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Study Finds Earlier Controlled Burning Limited Severity Of Rim Fire

Sonora, CA — The findings of a scientific study reviewing the 2013 Rim Fire, conducted by a team from Penn State University, highlight the benefits of controlled burning.

The Rim Fire ignited in August of 2013 in Tuolumne County and burned 257,314 acres. It is the third largest wildfire in the state’s recorded history. (More details about the fire can be found here)

The scientists conducting the post-fire study found the impacts from the Rim Fire were much less severe in areas that had recently been treated with controlled burns. A synopsis compiled about the report notes that they specifically looked at 21 previous fires within the Rim Fire’s footprint and found that areas that had burned within the preceding 15 years fared much better.

Allen Taylor, professor of geography and associate in the Earth and Environmental Systems Institute at Penn State, says, “It points to the potential use of prescribed fires to reduce severe fire effects across landscapes.”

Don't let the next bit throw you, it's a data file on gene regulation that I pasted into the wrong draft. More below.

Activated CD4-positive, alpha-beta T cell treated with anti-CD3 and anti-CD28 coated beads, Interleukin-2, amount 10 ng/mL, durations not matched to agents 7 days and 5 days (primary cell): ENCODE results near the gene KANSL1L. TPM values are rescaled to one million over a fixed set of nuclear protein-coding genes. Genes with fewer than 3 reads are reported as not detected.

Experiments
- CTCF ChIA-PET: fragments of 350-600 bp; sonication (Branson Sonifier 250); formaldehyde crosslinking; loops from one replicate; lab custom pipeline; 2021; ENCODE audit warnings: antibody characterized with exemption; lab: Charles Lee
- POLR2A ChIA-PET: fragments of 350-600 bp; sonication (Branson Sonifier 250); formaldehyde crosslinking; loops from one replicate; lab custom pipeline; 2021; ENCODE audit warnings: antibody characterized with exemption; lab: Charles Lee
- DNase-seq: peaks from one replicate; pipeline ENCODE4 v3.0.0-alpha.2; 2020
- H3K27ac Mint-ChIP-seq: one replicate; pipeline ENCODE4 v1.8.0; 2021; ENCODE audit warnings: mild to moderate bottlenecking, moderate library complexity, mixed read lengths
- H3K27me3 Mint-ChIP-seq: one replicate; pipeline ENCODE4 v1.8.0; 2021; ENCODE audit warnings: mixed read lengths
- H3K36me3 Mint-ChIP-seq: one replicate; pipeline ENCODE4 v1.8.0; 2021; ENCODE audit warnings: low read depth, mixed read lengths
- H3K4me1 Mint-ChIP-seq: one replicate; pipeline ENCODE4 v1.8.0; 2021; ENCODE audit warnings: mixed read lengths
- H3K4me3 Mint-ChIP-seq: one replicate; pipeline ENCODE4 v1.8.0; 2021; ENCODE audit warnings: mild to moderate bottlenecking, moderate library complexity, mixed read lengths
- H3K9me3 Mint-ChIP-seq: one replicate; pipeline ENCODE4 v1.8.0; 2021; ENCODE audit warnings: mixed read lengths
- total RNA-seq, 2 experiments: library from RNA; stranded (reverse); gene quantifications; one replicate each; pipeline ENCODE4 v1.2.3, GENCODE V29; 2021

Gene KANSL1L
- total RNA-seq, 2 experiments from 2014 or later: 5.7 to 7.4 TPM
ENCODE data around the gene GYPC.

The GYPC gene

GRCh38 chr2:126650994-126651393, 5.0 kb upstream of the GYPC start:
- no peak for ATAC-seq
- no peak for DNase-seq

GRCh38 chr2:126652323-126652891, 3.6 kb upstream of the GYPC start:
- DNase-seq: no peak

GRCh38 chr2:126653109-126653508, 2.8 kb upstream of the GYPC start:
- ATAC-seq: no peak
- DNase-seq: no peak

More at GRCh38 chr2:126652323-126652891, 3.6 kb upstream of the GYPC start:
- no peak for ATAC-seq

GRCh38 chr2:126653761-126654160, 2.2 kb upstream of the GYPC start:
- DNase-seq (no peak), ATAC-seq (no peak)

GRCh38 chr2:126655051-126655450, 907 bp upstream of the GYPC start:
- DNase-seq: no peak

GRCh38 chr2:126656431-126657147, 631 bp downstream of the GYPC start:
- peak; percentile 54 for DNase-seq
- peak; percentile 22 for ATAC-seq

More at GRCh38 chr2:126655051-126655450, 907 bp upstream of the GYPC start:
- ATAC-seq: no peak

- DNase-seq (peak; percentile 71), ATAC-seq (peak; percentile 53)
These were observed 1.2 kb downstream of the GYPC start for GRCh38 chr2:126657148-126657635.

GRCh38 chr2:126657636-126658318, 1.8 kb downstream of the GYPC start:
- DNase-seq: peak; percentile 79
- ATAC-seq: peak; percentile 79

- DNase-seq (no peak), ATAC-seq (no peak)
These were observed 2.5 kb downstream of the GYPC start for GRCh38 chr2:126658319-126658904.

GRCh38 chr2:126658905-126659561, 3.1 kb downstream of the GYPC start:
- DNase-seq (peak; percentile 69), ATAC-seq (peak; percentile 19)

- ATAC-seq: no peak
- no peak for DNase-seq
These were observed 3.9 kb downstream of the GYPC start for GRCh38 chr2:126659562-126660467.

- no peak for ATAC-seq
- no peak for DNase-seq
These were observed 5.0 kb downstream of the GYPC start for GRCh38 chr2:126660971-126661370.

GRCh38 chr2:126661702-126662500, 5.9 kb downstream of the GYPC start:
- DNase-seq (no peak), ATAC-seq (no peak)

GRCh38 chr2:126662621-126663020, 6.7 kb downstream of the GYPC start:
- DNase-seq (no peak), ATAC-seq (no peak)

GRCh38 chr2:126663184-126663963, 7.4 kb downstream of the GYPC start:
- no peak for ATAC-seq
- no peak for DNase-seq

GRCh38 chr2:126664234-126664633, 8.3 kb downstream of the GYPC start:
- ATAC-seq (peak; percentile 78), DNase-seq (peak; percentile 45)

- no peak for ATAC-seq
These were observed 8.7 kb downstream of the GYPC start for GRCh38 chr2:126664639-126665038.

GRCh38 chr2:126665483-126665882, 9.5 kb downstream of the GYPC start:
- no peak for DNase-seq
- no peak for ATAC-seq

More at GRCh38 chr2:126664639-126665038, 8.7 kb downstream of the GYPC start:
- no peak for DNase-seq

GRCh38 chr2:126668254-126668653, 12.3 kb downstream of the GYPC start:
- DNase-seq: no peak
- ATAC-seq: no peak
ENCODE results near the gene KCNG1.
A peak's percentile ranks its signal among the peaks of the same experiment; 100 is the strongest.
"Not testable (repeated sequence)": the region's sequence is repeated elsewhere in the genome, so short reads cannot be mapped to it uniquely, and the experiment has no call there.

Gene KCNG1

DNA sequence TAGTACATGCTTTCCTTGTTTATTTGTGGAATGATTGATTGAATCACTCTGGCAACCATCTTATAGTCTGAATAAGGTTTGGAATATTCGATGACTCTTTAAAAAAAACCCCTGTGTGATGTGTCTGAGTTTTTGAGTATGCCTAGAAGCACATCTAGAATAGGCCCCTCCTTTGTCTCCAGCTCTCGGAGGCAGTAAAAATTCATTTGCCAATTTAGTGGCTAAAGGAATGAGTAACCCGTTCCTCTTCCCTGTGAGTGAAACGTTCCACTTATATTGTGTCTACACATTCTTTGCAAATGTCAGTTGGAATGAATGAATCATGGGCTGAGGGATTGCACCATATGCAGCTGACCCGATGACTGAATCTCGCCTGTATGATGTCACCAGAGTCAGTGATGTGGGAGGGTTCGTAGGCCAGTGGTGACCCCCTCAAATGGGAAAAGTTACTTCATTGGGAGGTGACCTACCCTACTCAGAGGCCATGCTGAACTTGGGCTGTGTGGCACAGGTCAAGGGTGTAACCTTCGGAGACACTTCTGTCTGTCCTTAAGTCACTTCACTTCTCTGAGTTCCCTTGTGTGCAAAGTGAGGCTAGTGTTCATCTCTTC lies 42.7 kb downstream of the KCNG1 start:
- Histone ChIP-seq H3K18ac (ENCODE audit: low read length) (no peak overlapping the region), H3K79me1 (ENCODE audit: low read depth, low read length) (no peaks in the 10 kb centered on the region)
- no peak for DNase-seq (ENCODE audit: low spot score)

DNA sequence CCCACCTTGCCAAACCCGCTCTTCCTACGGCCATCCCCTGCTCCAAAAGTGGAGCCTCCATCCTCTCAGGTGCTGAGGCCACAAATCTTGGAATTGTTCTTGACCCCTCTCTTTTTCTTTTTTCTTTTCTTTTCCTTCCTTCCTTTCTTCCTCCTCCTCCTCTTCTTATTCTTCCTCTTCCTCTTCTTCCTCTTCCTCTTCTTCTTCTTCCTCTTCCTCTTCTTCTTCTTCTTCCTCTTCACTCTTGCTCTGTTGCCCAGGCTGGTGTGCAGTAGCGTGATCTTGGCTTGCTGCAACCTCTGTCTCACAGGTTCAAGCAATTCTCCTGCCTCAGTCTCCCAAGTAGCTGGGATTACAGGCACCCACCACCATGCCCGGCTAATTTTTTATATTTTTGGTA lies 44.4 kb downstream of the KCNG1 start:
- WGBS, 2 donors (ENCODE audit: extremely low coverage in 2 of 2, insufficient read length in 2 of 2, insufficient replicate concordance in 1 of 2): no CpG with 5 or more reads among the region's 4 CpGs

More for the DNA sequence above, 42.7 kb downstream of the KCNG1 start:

The study also shines a negative light on the impact of the larger mega fires, as opposed to smaller controlled burns. Larger fires will much more likely change the composition of the forest. Shrubs, which grow quickly after a fire, can take over forestland, and then burn again before new trees are able to re-establish. While controlled burns primarily just remove the surface fuels.

Lucas Harris, a graduate student in geography, and lead author of the report, adds, “If you have a high severity initial fire, that’s a real lost opportunity. You are probably getting a vegetation change due to that first fire that’s going to cause more high-severity fires in the future and potentially the emergence of non-forest that could last for a long time.”

The Penn State study was funded by a NASA Pennsylvania Space Grant Consortium Fellowship and a Chelius Graduate Fellowship.

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